Religion

Proposed Texas Textbooks Credit Moses with U.S. Government, Constitution

| by Michael Allen

The Texas State Board of Education worked with debunked Christian historian David Barton to create new textbook standards that drummed up the positive influence of Christianity in the founding of the U.S.

The Texas Freedom Network reports that "some [proposed] textbooks greatly exaggerate religious influences on the American founding, with some going so far as to suggest without substantiation that Moses was a major influence, that 'the roots of democratic government' can be found in the Old Testament, and that 'the biblical idea of a covenant... contributed to our constitutional structure.'"

Barton has made very similar claims, noted NPR in 2012 (video below):

Barton says here that it's "absolutely no surprise that so many clauses in the Constitution are literal, direct quotations out of the Bible" and that "A Republican form of government'... came directly out of Exodus 18:21, Deuteronomy 1:16, Deuteronomy 16:18."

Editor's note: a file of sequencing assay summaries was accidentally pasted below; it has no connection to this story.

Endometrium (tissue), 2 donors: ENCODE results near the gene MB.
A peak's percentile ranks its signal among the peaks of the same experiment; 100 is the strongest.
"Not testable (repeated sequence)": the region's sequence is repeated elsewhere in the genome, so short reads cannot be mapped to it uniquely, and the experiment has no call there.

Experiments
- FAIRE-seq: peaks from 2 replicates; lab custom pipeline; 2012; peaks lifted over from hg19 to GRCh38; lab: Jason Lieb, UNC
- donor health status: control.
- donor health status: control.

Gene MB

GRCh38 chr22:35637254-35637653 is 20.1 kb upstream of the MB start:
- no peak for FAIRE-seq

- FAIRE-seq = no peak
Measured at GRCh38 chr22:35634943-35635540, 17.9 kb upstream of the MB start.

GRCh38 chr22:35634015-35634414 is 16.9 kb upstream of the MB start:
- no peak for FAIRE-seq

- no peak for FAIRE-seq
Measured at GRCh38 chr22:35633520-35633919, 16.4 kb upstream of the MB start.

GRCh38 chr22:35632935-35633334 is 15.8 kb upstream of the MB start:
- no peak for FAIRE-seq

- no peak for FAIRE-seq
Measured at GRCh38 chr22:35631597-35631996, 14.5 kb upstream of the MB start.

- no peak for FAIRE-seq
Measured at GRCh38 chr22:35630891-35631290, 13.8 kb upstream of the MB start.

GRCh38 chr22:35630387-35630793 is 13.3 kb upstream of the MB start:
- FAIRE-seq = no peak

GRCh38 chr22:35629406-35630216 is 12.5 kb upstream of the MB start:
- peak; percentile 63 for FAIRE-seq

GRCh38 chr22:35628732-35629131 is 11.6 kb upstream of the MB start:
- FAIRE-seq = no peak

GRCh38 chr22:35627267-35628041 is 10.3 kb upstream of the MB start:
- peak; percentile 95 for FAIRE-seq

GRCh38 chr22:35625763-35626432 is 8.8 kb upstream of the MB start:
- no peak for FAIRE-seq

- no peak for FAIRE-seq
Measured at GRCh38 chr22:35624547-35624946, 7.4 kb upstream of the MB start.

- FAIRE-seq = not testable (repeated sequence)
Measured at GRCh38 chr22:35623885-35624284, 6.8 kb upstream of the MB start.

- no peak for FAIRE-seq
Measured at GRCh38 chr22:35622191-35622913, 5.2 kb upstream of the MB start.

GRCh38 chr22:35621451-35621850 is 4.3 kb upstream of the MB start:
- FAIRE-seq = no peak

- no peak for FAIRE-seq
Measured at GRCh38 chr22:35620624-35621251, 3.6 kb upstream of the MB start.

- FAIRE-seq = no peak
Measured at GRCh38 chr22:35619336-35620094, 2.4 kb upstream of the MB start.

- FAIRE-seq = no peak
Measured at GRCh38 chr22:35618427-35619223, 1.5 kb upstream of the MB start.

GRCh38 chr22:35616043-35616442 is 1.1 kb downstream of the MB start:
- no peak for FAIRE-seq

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But we could not find a single instance of the Constitution directly quoting the Bible. In Exodus 18:21, Moses' father-in-law, Jethro, tells Moses to find judges to help him hear disputes brought by people. Elsewhere, Moses appoints judges, not lawmakers.

The Texas Freedom Network also claims that the textbooks "give nods to neo-Confederate arguments first promoted after the war that 'states’ rights' was the driving issue. Some also downplay the serious hardships faced by African-Americans during segregation."

According to the Texas Freedom Network, one textbook says, “the spread of international terrorism is an outgrowth of Islamic fundamentalism,” but doesn't mention non-Islamic terrorism.

Another textbook falsely claims that at all Hindus are vegetarians, says the Texas Freedom Network, while other textbooks ignore or play down the persecution of Native American people in the U.S. Barton actually defended the genocide of Native Americans on his radio show in 2013.

The textbooks barely mention gay rights, while one textbook tries to link LGBT rights to the 1960s when society was “spinning out of control.” Barton actually claimed that AIDS was God's penalty for "shameful sexual acts" in 2013.

Sources: Texas Freedom Network, NPR (Image Credit: Tim Patterson)